Unlike the recent American Rescue Plan, which relied on grants as the primary funding mechanism, the infrastructure bill employs grants in conjunction with public finance mechanisms, such as private activity bonds, public-private partnerships, revolving loan funds and other capital tools to achieve its goals. While civic leaders, construction firms, and municipal attorneys know these tools well, some lack a deeper understanding of how the tools of public finance can be designed to not only improve the built environment but also the lives of community members. This means asking questions like: 1) Who gets to build the infrastructure? 2) Who is it built for? 3) What tradeoffs are made? 4) Who decides the priority of spending? and 5) How is the plan of finance structured?

For example, the bill reauthorizes Drinking Water State Revolving Loan Funds (DWSRF), an incredibly important program for underwriting essential public services for small to mid-size cities. It’s important not only because it enables $48.4 billion over the course of five years for drinking water and wastewater spending at the U.S. Environmental Protection Agency, but it also increases the minimum percentage of additional subsidies designated for disadvantaged communities from 6 to 12 percent. That’s great progress. As those subsidies begin to flow to communities, it will be important to ensure local firms have a seat at the implementation table, and this is a place where impact investors can tip the scales.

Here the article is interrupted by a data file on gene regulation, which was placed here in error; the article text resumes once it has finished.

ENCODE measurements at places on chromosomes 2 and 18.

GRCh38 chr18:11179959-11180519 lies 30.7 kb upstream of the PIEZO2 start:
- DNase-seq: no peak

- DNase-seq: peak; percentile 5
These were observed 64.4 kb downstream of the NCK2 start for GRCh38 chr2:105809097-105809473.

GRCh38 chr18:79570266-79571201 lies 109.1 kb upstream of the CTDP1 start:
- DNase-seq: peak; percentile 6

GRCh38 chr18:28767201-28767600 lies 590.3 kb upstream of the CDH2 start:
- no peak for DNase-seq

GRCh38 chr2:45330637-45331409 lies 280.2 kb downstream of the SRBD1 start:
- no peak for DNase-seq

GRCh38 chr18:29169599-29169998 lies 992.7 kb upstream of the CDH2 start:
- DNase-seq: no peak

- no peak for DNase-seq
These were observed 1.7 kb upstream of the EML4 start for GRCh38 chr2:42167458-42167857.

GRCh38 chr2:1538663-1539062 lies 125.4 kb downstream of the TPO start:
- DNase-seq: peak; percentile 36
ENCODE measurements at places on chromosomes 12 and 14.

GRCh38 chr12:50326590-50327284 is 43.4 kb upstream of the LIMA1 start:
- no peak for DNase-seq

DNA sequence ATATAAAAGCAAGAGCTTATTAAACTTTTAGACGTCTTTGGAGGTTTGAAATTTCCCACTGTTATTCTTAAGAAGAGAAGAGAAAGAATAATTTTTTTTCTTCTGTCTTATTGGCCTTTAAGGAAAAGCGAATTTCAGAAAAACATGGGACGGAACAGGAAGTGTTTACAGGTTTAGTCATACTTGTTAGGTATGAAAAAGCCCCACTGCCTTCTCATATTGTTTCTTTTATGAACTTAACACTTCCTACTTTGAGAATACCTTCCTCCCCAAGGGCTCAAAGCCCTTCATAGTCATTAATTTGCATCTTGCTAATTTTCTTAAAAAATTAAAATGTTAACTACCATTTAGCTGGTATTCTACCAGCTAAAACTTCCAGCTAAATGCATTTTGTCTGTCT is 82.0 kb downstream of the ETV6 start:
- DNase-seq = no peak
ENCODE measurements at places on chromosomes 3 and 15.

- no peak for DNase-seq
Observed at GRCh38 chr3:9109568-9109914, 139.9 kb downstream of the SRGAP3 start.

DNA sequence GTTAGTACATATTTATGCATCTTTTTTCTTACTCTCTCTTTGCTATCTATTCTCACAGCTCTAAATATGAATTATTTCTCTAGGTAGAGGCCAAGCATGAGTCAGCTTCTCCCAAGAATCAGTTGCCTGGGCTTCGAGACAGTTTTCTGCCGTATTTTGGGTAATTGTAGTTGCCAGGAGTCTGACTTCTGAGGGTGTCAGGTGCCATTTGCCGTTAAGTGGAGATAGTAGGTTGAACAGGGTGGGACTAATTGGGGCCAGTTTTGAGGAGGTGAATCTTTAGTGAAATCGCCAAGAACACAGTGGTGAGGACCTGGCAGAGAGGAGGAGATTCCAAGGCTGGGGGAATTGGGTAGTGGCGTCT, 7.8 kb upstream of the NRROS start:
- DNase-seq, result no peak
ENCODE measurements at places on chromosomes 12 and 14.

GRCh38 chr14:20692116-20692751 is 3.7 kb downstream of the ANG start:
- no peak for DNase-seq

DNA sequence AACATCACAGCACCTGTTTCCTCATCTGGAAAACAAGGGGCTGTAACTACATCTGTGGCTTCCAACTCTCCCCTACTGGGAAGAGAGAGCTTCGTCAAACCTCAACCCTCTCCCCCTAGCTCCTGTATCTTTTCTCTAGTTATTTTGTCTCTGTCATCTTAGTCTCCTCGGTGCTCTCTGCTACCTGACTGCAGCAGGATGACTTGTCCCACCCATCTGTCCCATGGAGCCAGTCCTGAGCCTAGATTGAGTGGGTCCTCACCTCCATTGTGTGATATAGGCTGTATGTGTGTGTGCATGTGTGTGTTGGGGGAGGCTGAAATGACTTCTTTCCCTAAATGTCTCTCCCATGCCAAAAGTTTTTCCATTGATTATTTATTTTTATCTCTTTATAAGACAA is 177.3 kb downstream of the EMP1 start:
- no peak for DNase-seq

To give one example, take Greenprint Partners, a woman-owned green infrastructure engineering and consulting firm that helps communities invest in green stormwater infrastructure. A firm like Greenprint could be positioned to take a leading role in the implementation of these expanded programs across the country with help from the impact investing community. Their approach to community engagement, resilience, and community ownership impact would not only impact the immediate residents of a community receiving this investment but also generations to come.

The bill will also broaden the discretionary authority of states to assist disadvantaged communities with grants, negative interest loans, forgiveness of principal, and loan forgiveness for DWSRF revolving loan fund programs. States will also be empowered to buy, refinance, or restructure the debt of a disadvantaged community, which will act as a powerful tool that can result in meaningful support for the hardest-hit communities that need to finance essential services while operating with diminished resources.